phone calls for the dead
The phone rings. It is early, before we open, or it is Sunday, or it is late at night.
My heart always stops for a moment, thinking, fearing that it might be word from one of my children, children of my body or children of my heart--there are so many wandering the world these days, so many of the young travelers, and sometimes the calls come from jails or hospitals or in the middle of nowhere, where the voice on the line says "the demons tell me I should be dead, oh what am I supposed to do?"
But this isn't one of them. The recorded message clicks on. "This. Is. A. Call. For. David. Lindgren. If you are David. Lindren. press one. If you are not. David. Lindgren. press two."
We've had this call ten times in the past week. The first time, because I am not David, I pressed two, and the voice bid me wait while my "information" was updated. I waited. Fur Elise played nicely. I waited. Fur Elise kept playing nicely. I waited.
The phone went to dead air.
I hung up, after trying to press various keys to get a human.
Today I thought, what the hell, I'll press one and see if that gets me a human. No, it just gets me Fur Elise, and then dead air, and probably gives the collection agency false hope.
There seems to be no way to tell them they aren't going to get whatever David owed them, that he is far, far beyond their reach.
He was called Cricket when he came through here, disheveled, angry, desperate, sweet. He was traveling then with a woman who called herself BirdSong, but who gave me her true name, because she was a poet and had written some poetry she'd had published in one of those huge scam "you are a great poet, just spend money on this beautiful anthology" places. Her poetry wasn't bad at all, and she loved flowers, and talked wistfully to me of the house she lived in once, where there were glass windows, small paned, and she grew houseplants and the sunlight shone, and she was warm.
They were both drunks, and they weren't very trustworthy around small valuable things. Like magpies they collected interesting bright lovely things from my bookstore. Sometimes it made me mad, sometimes I thought--well, I've got a lot, what's another trinket.
I tried to help them get food and I gave them sleeping gear and clothing all through many a winter here.
Hard to believe, it must be 7 years or more now; they would come and stand with me sometime when I stood alone in the cold in some Women in Black vigil. Cricket said he was a vet, and told me tales of Vietnam. Other vets claimed these were bogus, that he'd been in jail on some petty charges, that he was a scam artist.
He wasn't very popular, and he was prone to fights. One day I stepped between him and another guy, Buffalo, also dead now. They'd both drawn knives and were roaring and beyond reason and my action was incredibly stupid.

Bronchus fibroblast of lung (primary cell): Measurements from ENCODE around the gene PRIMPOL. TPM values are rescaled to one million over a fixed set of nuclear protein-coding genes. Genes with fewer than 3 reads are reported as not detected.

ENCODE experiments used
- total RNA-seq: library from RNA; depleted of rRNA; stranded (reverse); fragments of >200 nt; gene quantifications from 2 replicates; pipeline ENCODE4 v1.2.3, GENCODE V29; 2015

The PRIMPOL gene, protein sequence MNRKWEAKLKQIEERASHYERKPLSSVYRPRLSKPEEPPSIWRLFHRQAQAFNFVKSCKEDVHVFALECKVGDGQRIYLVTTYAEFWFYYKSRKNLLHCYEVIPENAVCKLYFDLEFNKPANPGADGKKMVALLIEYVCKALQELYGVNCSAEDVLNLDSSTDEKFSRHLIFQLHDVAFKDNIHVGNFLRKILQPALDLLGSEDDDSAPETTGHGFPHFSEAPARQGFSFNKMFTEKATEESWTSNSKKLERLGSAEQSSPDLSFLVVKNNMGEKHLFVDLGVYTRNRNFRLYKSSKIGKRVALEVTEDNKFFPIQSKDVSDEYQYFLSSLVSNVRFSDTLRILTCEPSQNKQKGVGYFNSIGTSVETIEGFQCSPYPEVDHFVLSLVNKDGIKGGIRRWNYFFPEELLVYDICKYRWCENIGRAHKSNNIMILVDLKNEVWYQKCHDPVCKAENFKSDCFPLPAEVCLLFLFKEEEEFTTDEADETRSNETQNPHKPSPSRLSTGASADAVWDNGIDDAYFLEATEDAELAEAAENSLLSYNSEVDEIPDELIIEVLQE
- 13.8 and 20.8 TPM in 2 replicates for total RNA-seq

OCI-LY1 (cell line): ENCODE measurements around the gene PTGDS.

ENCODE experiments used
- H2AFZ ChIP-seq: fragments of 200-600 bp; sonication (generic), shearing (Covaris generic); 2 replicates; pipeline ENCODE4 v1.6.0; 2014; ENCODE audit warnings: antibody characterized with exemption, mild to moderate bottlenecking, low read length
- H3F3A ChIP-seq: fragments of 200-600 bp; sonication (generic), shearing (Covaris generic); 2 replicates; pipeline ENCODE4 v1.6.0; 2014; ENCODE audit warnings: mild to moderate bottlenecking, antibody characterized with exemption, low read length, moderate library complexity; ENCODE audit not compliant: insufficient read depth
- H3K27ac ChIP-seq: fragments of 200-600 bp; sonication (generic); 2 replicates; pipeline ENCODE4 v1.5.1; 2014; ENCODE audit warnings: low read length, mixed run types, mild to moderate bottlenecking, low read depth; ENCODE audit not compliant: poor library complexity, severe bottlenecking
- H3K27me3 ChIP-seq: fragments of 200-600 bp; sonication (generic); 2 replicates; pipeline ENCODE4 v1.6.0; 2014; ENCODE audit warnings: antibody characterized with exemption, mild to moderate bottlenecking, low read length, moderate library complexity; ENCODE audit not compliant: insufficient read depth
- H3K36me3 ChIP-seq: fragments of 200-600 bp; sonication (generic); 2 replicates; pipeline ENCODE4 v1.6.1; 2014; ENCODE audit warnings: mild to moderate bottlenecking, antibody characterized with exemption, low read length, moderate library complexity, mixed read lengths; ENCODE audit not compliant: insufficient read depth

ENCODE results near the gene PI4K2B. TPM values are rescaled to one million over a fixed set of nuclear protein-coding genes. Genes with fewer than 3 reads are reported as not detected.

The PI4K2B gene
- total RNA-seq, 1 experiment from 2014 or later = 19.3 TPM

I'd do the same thing today, though. I stood between them, very aware of those sharp blades, and yelled "I will not allow you to hurt one another! Put those damn knives away! What are you thinking?!"
They sheepishly did just that. I invited them into my shop for a bowl of warm soup.
Birdsong left him, and that was probably a wise move. Buffalo died in jail. Cricket...ah, Cricket. He came to me with a wounded hand and asked what I thought. It was oozing green and swollen and he had a fever and I told him, I told him to get to a hospital. Right then.
Yeah, he died there. I guess his mom got contacted somehow. So I heard. I hope so. Must have been 4 years back?
And the phone calls bring it all back to me. I remember especially the Christmas Eve we happened to spend together, Cricket and Birdsong and me. It was storming and cold out. I had ordered a couple bushels of oranges--I do this a lot in the winter, figuring fruit is a good thing for hungry people, and oranges are vitamin rich. I invited them in for some hot tea and to give them a bag of fruit and some other food to get them through the next days. Birdsong was decorating herself with costume jewelry strung into a crown about her tangled brown hair, and had a brocade coat--glowing but tattered--she was intending to wear over her usual layers. Because, she said, she was an Empress and if she went out on the steets in her finery maybe, finally, someone would understand this about her. She was off her meds that night, and prone to screaming. No one could ever quite scream like Birdsong could--it should have shattered the gates of heaven.
And Cricket told me of his one good Christmas, in Oregon, when he was...maybe 5, maybe 8, I no longer remember. His dad had work that year, they had food, and, best of all, he was given a red wagon.
"You should have seen it, Kathy" said Cricket. "It was new. It was so bright, and it cost my dad plenty. We were so happy."
For a moment, looking at his worn face, I saw that little boy, delighted with a gift.
And I didn't cry then, but later, and still now, I have, wondering how that child's life was so torn later. And what could have kept him safe.